“I had the idea that it might be wonderful if we could find a world where we could hold on forever to the good feelings we get from a story or a song, keep those feelings inside ourselves forever instead of having them only for fleeting moments. We hear a song or read a story, and the good feelings we get don’t remain inside of us. We are either anticipating them, or we’ve had them and they’re gone. We never experience them as now. Do you know what I mean> I’m writng a story about a little girl who discovers a cave where this is a lasting now.”
“What are you calling it?”
“The Cave of Now.” – The Gift of Asher Lev
It’s always remarkable how meaningful names are. I complain a lot about my last name: Jacobs. I like to joke that if I don’t get married I’m just going to have to change my name anyway because it’s such a boring, common name. But lately I’ve been thinking about how appropriate it is.
For a long time, at least the last four years, I have been wrestling with God, refusing to let go unless he bless me. Finally the sun has risen. We’ve stopped wrestling. And I have been blessed (though I may limp now).
Since I haven’t actually been renamed, I decided to rename my blog. The Cave of Now was a nice title and the passage from The Gift of Asher Lev that inspired it is beautiful but not appropriate. This is not where I wish to live.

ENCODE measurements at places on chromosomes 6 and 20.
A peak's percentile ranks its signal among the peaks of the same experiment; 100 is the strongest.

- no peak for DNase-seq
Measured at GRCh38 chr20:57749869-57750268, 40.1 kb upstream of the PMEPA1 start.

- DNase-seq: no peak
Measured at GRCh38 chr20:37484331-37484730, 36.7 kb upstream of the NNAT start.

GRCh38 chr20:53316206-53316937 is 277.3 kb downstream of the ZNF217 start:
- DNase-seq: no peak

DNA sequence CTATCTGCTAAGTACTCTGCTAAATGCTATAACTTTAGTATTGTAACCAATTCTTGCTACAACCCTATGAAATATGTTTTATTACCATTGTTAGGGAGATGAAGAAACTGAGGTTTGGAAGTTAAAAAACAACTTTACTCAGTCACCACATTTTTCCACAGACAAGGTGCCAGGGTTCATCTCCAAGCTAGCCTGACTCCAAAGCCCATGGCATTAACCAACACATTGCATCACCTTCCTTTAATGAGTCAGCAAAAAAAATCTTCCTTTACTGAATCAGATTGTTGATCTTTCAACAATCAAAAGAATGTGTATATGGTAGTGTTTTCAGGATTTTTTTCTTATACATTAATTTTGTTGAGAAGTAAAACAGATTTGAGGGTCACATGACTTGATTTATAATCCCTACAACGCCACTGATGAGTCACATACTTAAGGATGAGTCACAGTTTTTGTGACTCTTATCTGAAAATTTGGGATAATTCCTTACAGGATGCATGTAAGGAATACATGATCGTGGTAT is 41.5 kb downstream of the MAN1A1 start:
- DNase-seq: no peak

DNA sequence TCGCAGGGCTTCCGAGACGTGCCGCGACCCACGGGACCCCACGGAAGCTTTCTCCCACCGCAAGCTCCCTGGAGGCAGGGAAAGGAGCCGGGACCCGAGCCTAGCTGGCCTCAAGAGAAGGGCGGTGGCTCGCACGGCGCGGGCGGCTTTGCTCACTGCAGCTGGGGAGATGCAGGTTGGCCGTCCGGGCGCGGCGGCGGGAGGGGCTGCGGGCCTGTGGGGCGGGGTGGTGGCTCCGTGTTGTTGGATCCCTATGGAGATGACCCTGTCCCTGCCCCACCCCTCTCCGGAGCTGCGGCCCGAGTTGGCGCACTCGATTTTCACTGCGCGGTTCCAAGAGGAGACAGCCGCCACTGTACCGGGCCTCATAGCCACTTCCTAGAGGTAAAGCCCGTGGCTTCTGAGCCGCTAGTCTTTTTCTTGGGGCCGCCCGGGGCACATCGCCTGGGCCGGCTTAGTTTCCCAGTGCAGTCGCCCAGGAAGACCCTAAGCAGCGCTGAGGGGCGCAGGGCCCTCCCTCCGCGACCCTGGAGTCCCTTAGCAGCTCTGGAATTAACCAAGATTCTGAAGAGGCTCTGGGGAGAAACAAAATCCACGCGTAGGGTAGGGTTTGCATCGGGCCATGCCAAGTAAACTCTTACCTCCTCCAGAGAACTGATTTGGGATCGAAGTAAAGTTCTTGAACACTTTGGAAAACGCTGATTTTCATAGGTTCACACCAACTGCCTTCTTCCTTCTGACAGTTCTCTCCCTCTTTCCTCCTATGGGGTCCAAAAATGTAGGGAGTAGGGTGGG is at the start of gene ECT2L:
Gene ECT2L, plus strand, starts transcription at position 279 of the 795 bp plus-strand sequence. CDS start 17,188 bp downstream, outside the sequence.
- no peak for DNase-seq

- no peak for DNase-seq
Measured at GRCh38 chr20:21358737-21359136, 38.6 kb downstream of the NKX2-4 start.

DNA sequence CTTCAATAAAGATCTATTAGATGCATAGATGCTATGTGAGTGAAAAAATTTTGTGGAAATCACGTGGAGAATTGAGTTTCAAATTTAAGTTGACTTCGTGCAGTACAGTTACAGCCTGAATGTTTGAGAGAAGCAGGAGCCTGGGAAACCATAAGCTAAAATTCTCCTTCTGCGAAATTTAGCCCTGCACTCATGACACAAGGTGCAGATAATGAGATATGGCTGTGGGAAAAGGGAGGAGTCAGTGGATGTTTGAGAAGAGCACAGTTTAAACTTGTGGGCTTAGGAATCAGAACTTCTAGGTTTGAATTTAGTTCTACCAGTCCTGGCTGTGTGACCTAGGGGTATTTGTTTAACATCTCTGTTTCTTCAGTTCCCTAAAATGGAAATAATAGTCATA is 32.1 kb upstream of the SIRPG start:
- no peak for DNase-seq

One thing that got me in trouble last semester was my hope that I could hold onto Grand Rapids. To the home I had there. Instead of working to make New York City my home. It took an awful Christmas break for me to realize that now is gone. No matter how much I may wish it, I am not that little girl in that cave.
Negotiating with Chaos is a more appropriate title. I want to move through, around, and over the chaos of life in a satisfactory manner and I want to succeed in managing my own.
Among the reasons that I loved The Brothers Karamazov is that I see part of myself in each brother. Like Alyosha, I feel a commission to be a monk in the world. I get filled with the same inexplicable euphoria that makes me want to fall to earth and kiss it. Like Ivan, my mind and heart struggle with God so much that sometimes I want to condemn Him and hold Him on trail. But, no matter how much I try to return my ticket, I can’t and sometimes it drives me mad. Like Mitya, I’m prone to let my wild nature consume me. In my passion, I sometimes try to tear my world apart, or I want to. So often all the raving and raging is really just my way to try to escape all of the thoughts that are accumulating within me. Negotiating this chaos, taming the wild Karamazovian nature, is a continually project for me.
This year, I’m finally ready to stop trying to negotiate all of this by myself.